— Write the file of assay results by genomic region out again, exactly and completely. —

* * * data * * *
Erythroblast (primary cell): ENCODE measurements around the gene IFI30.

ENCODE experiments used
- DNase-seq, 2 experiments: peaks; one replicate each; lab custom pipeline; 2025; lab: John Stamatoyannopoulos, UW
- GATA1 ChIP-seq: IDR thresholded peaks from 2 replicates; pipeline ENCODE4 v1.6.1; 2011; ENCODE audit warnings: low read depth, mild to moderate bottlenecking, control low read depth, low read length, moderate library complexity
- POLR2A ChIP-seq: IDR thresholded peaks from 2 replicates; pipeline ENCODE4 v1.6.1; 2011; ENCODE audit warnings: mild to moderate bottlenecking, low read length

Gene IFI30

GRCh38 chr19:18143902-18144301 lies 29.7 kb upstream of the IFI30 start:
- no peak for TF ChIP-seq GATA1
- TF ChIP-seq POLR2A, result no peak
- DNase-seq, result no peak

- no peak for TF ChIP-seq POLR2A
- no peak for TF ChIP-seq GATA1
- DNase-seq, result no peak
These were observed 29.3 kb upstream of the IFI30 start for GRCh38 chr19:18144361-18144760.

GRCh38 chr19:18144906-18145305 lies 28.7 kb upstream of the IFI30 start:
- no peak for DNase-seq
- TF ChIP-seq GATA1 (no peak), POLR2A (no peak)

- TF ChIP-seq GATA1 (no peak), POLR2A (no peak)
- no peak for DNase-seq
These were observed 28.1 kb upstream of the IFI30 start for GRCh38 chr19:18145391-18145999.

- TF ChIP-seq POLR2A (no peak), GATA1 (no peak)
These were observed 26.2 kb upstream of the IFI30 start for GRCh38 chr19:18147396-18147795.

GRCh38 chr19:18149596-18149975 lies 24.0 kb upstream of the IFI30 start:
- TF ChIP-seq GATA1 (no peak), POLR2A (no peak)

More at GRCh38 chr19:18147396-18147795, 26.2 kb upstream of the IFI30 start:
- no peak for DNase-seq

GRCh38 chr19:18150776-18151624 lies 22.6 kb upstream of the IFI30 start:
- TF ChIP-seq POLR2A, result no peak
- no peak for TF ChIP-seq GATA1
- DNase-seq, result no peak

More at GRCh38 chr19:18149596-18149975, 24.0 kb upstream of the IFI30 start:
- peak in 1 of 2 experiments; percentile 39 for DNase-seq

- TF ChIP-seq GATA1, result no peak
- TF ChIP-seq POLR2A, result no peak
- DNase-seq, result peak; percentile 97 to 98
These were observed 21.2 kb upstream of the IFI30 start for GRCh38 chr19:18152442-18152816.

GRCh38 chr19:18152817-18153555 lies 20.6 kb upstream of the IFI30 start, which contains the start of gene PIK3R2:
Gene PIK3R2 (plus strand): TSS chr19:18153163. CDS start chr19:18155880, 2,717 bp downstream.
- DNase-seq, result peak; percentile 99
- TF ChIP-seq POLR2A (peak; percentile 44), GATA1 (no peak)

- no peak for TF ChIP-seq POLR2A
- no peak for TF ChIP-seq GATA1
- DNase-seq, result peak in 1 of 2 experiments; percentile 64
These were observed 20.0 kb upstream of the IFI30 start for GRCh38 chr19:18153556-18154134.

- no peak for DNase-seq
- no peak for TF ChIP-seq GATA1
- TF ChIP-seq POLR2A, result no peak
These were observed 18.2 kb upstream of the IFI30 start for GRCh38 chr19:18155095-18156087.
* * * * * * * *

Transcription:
Erythroblast (primary cell): ENCODE measurements around the gene IFI30.

ENCODE experiments used
- DNase-seq, 2 experiments: peaks; one replicate each; lab custom pipeline; 2025; lab: John Stamatoyannopoulos, UW
- GATA1 ChIP-seq: IDR thresholded peaks from 2 replicates; pipeline ENCODE4 v1.6.1; 2011; ENCODE audit warnings: low read depth, mild to moderate bottlenecking, control low read depth, low read length, moderate library complexity
- POLR2A ChIP-seq: IDR thresholded peaks from 2 replicates; pipeline ENCODE4 v1.6.1; 2011; ENCODE audit warnings: mild to moderate bottlenecking, low read length

Gene IFI30

GRCh38 chr19:18143902-18144301 lies 29.7 kb upstream of the IFI30 start:
- no peak for TF ChIP-seq GATA1
- TF ChIP-seq POLR2A, result no peak
- DNase-seq, result no peak

- no peak for TF ChIP-seq POLR2A
- no peak for TF ChIP-seq GATA1
- DNase-seq, result no peak
These were observed 29.3 kb upstream of the IFI30 start for GRCh38 chr19:18144361-18144760.

GRCh38 chr19:18144906-18145305 lies 28.7 kb upstream of the IFI30 start:
- no peak for DNase-seq
- TF ChIP-seq GATA1 (no peak), POLR2A (no peak)

- TF ChIP-seq GATA1 (no peak), POLR2A (no peak)
- no peak for DNase-seq
These were observed 28.1 kb upstream of the IFI30 start for GRCh38 chr19:18145391-18145999.

- TF ChIP-seq POLR2A (no peak), GATA1 (no peak)
These were observed 26.2 kb upstream of the IFI30 start for GRCh38 chr19:18147396-18147795.

GRCh38 chr19:18149596-18149975 lies 24.0 kb upstream of the IFI30 start:
- TF ChIP-seq GATA1 (no peak), POLR2A (no peak)

More at GRCh38 chr19:18147396-18147795, 26.2 kb upstream of the IFI30 start:
- no peak for DNase-seq

GRCh38 chr19:18150776-18151624 lies 22.6 kb upstream of the IFI30 start:
- TF ChIP-seq POLR2A, result no peak
- no peak for TF ChIP-seq GATA1
- DNase-seq, result no peak

More at GRCh38 chr19:18149596-18149975, 24.0 kb upstream of the IFI30 start:
- peak in 1 of 2 experiments; percentile 39 for DNase-seq

- TF ChIP-seq GATA1, result no peak
- TF ChIP-seq POLR2A, result no peak
- DNase-seq, result peak; percentile 97 to 98
These were observed 21.2 kb upstream of the IFI30 start for GRCh38 chr19:18152442-18152816.

GRCh38 chr19:18152817-18153555 lies 20.6 kb upstream of the IFI30 start, which contains the start of gene PIK3R2:
Gene PIK3R2 (plus strand): TSS chr19:18153163. CDS start chr19:18155880, 2,717 bp downstream.
- DNase-seq, result peak; percentile 99
- TF ChIP-seq POLR2A (peak; percentile 44), GATA1 (no peak)

- no peak for TF ChIP-seq POLR2A
- no peak for TF ChIP-seq GATA1
- DNase-seq, result peak in 1 of 2 experiments; percentile 64
These were observed 20.0 kb upstream of the IFI30 start for GRCh38 chr19:18153556-18154134.

- no peak for DNase-seq
- no peak for TF ChIP-seq GATA1
- TF ChIP-seq POLR2A, result no peak
These were observed 18.2 kb upstream of the IFI30 start for GRCh38 chr19:18155095-18156087.